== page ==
size_t in C language

What is size_t in C?

size_t is an unsigned integer type used to represent the size of any object (including arrays) in the particular implementation. The operator sizeof yields a value of the type size_t. The maximum size of size_t is provided via SIZE_MAX, a macro constant which is defined in the header. size_t is guaranteed to be at least 16 bits wide.

You can use the sizeof operator to obtain the size (in bytes) of the data type of its operand. The operand may be an actual type specifier (such as int or float), as well as any valid expression. When the operand is a type name, it must be enclosed in parentheses.
Here are some examples:
size_t a = sizeof(int);
size_t b = sizeof(float);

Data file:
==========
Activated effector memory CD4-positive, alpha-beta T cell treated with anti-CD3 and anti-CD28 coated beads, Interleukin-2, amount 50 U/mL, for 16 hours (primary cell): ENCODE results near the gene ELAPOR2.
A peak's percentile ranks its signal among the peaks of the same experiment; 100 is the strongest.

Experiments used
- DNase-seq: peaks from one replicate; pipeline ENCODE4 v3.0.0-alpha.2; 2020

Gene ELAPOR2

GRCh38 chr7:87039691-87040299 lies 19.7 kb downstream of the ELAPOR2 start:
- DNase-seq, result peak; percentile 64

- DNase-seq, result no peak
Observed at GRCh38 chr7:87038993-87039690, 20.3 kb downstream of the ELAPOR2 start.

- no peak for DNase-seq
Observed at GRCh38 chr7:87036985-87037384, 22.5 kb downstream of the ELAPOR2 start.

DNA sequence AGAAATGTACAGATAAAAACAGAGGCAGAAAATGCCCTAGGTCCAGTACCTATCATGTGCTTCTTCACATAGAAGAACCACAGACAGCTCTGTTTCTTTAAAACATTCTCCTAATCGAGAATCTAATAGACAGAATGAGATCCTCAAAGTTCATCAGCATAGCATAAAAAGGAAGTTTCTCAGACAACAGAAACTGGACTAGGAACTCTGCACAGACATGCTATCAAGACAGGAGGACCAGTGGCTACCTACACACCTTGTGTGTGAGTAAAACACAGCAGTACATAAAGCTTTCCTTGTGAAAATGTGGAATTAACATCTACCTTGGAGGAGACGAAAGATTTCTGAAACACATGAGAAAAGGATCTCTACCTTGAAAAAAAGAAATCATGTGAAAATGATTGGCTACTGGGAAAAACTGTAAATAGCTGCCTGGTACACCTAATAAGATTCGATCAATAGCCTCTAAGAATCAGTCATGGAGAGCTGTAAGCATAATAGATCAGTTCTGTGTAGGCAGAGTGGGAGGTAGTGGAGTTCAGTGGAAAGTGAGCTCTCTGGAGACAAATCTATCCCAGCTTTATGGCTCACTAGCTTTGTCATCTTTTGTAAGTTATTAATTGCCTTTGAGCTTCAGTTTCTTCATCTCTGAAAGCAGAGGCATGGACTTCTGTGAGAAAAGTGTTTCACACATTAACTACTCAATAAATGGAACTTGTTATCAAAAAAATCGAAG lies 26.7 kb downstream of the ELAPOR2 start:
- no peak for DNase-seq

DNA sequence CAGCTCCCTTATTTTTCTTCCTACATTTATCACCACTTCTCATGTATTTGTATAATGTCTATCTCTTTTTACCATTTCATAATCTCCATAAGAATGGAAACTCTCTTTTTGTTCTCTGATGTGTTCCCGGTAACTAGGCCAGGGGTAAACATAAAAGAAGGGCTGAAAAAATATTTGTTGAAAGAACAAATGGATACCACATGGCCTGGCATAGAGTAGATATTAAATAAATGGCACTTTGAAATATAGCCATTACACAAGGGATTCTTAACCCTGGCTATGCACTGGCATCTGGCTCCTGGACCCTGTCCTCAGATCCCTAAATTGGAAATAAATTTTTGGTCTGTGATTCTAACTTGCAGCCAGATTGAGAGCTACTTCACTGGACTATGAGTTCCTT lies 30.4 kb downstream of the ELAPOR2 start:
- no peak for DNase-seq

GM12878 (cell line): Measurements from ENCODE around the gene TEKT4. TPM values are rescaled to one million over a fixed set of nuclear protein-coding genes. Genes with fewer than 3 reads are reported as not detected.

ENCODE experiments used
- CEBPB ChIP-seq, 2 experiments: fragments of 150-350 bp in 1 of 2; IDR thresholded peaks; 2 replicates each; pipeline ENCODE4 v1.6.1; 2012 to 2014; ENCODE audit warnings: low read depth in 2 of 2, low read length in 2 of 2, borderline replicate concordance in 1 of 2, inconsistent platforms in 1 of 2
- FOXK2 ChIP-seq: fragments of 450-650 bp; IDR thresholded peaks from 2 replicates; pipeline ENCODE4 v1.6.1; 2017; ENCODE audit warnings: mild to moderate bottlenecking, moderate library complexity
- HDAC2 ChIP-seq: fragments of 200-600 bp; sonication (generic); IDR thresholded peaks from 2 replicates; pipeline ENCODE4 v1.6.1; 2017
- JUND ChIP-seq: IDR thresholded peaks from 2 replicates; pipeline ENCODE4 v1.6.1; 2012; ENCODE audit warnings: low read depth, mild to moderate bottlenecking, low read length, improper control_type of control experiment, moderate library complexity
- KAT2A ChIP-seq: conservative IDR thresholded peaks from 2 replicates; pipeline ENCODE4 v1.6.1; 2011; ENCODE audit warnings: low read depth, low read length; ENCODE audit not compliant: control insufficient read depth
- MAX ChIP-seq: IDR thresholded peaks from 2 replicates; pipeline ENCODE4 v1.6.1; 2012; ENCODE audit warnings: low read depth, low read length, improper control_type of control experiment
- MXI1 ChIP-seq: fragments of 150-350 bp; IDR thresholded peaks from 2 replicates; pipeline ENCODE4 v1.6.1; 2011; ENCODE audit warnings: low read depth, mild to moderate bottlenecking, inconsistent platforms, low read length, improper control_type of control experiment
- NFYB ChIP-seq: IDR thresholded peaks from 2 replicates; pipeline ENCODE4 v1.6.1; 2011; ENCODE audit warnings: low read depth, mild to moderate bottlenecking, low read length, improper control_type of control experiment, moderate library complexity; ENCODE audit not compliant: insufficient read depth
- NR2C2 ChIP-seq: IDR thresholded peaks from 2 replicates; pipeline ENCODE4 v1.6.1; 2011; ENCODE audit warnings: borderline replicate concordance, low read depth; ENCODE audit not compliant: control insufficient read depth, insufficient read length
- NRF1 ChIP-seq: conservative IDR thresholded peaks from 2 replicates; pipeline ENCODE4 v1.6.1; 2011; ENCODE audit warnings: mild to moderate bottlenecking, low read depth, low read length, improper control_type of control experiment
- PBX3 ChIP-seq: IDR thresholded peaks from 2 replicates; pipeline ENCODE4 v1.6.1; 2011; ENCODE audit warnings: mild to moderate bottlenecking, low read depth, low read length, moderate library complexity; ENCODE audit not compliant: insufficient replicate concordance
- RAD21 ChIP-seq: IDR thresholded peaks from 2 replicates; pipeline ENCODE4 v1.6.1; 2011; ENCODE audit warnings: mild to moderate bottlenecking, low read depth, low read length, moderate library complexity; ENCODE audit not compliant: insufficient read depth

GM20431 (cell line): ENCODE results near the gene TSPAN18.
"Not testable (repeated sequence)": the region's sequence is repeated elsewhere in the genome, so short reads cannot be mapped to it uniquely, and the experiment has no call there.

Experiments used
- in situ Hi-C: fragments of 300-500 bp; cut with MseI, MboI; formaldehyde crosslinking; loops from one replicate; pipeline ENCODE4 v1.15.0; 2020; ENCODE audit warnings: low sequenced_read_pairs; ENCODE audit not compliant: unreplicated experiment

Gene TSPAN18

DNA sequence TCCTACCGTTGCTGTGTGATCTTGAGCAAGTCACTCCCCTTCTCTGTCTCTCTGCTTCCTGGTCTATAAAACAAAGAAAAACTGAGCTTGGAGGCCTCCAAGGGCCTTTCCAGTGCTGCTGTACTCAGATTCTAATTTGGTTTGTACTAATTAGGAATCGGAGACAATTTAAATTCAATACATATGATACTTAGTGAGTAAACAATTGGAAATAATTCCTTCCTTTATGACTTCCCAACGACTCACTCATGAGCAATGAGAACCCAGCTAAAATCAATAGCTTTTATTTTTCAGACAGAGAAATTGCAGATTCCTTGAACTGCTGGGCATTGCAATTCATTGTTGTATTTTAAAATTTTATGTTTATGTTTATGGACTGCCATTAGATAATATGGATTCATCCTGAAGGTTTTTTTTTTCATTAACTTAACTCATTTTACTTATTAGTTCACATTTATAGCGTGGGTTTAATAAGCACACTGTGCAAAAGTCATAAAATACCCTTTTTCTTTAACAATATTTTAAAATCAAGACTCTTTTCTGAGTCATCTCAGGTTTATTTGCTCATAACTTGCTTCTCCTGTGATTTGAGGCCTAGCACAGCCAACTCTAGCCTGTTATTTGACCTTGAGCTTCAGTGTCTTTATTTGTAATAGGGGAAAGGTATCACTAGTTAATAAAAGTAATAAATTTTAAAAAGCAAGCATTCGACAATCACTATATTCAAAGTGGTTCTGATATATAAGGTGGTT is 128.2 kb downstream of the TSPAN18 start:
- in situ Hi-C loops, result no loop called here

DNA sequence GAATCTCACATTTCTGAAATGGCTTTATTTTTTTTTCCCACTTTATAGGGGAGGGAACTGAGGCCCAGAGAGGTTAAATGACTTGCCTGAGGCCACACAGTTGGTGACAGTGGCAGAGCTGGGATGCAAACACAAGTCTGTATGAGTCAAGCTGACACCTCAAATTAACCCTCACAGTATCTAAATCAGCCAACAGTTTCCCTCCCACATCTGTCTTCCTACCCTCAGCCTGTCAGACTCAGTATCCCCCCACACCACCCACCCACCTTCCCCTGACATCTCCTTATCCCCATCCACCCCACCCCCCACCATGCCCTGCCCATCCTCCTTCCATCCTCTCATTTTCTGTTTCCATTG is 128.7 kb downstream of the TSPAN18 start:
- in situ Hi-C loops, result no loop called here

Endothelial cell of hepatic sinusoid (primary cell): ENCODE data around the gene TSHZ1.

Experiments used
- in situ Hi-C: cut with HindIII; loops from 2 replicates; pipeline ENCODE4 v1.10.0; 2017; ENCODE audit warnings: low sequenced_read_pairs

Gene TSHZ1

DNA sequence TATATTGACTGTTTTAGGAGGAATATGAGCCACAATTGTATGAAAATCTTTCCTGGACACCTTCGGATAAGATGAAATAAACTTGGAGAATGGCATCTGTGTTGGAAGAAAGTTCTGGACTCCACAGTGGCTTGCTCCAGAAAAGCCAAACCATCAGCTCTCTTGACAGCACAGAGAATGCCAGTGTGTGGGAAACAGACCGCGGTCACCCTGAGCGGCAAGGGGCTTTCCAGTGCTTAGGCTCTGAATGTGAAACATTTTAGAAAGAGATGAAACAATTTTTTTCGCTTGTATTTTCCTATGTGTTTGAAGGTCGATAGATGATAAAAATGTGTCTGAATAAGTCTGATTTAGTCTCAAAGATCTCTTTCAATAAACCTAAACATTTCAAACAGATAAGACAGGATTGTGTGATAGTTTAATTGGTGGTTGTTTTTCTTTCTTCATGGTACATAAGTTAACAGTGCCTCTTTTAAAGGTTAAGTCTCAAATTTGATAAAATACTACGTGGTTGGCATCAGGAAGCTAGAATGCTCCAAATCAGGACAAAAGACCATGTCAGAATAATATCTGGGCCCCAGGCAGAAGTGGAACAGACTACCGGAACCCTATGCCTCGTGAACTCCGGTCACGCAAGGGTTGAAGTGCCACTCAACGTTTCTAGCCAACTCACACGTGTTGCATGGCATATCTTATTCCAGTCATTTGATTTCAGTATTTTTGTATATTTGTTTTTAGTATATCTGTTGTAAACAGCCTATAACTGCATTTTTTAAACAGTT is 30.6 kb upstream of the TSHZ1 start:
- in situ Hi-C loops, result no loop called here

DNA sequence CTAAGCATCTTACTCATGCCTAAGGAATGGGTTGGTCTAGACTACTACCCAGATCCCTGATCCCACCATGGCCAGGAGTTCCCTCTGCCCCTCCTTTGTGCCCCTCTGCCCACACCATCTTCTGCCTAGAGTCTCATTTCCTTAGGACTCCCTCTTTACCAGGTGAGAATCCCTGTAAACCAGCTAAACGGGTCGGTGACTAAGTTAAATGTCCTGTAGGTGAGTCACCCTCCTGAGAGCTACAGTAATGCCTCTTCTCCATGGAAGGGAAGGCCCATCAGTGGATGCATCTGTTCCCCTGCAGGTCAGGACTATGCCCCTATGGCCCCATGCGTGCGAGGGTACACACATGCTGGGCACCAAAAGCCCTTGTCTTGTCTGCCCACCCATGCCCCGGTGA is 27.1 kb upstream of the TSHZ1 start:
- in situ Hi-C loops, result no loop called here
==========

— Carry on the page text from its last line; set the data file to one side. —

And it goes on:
size_t c = sizeof(7);
size_t d = sizeof(3.234);
size_t e = sizeof a;
The result of the sizeof operator is of a type called size_t, which is defined in the header file <stddef.h>. size_t is an unsigned integer type, perhaps identical to unsigned int or unsigned long int; it varies from system to system.
The size_t type is often a convenient type for a loop index, since it is guaranteed to be able to hold the number of elements in any array; this is not the case with int, for example.
The sizeof operator can be used to automatically compute the number of elements in an array:

Example: size_t in C language

#include <stddef.h>
#include <stdio.h>
static const int values[] = { 1, 2, 4, 9, 15 };
#define ARRAYSIZE(x) (sizeof x/sizeof x[0])
int main (int argc, char *argv[]) 
    size_t i;
    for (i = 0; i < ARRAYSIZE(values); i++) 
        printf("%d ", values[i]);
    return 0;


1 2 4 9 15

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